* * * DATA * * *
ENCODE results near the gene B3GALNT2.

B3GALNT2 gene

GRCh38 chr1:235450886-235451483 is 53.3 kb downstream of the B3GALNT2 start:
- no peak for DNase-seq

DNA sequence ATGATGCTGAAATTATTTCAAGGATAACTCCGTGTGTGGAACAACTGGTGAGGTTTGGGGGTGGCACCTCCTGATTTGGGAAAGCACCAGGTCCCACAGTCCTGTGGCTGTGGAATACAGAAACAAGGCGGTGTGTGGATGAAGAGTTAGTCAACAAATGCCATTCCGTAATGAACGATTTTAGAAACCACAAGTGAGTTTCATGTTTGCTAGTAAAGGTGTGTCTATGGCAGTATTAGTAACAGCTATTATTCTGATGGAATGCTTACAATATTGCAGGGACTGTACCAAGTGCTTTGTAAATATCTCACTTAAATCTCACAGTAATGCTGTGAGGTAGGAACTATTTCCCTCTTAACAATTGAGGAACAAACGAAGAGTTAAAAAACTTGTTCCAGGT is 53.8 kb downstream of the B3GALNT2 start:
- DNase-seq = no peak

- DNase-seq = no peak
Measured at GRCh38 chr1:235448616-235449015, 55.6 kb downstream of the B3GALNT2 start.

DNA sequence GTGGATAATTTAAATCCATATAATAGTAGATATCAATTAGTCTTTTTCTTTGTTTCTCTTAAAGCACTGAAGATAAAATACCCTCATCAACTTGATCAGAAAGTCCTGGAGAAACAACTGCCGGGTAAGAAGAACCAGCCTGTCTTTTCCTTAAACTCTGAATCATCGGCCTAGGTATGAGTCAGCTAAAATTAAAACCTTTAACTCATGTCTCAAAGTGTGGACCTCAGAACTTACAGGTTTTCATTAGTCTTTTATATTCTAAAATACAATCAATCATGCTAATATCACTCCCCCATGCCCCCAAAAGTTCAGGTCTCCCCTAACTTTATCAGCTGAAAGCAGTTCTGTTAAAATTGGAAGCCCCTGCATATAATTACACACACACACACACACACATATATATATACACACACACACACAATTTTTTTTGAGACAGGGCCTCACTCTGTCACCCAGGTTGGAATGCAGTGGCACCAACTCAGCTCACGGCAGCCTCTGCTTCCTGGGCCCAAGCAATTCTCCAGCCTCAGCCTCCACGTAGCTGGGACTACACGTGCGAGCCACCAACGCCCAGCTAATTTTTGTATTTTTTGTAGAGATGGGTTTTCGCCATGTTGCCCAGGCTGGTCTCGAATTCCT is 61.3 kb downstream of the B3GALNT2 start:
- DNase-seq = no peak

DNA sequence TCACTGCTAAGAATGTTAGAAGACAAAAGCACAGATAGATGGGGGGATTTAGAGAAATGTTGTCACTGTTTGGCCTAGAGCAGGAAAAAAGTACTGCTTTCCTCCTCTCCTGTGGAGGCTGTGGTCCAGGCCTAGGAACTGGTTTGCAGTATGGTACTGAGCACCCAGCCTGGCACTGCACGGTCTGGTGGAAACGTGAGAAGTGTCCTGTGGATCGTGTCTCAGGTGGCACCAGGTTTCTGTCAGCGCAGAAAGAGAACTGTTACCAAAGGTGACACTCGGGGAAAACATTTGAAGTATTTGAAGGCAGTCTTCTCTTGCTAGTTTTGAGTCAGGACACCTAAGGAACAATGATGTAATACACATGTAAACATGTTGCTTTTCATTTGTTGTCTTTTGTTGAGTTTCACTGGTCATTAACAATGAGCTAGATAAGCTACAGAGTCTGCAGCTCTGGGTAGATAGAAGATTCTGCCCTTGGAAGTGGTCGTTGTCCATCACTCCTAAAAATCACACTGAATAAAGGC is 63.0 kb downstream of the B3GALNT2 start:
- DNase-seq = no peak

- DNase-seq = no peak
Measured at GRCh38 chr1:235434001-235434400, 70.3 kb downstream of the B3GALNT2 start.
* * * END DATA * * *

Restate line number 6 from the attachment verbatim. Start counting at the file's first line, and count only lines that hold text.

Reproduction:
- DNase-seq = no peak